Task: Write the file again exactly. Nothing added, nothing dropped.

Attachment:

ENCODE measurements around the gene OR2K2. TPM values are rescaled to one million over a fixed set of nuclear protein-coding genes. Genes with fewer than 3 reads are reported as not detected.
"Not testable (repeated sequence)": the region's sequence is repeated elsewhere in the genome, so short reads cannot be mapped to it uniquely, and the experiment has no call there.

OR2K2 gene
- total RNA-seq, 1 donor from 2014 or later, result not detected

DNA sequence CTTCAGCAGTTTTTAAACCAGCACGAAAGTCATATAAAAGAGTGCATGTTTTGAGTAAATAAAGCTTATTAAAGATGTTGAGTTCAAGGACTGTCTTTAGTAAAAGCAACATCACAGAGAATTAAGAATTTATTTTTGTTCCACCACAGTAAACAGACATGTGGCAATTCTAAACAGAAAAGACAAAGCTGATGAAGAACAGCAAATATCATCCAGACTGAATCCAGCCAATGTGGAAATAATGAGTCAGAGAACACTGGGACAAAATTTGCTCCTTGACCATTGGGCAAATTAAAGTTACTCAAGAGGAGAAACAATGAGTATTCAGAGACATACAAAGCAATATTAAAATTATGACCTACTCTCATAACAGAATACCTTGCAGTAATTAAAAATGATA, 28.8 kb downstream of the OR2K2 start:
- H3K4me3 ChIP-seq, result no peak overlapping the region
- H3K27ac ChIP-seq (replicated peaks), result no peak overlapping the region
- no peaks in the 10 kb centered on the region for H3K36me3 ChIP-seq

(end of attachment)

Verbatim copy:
ENCODE measurements around the gene OR2K2. TPM values are rescaled to one million over a fixed set of nuclear protein-coding genes. Genes with fewer than 3 reads are reported as not detected.
"Not testable (repeated sequence)": the region's sequence is repeated elsewhere in the genome, so short reads cannot be mapped to it uniquely, and the experiment has no call there.

OR2K2 gene
- total RNA-seq, 1 donor from 2014 or later, result not detected

DNA sequence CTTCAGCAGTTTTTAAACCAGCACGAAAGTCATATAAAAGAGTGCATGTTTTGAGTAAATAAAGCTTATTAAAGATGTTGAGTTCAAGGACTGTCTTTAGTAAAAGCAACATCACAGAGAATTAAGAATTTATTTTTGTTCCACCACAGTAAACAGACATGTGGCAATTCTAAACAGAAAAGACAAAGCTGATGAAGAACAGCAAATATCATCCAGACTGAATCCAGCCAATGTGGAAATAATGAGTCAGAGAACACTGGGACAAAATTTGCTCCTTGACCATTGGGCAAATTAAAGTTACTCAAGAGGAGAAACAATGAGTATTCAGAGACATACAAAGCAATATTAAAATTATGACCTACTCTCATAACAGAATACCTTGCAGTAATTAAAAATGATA, 28.8 kb downstream of the OR2K2 start:
- H3K4me3 ChIP-seq, result no peak overlapping the region
- H3K27ac ChIP-seq (replicated peaks), result no peak overlapping the region
- no peaks in the 10 kb centered on the region for H3K36me3 ChIP-seq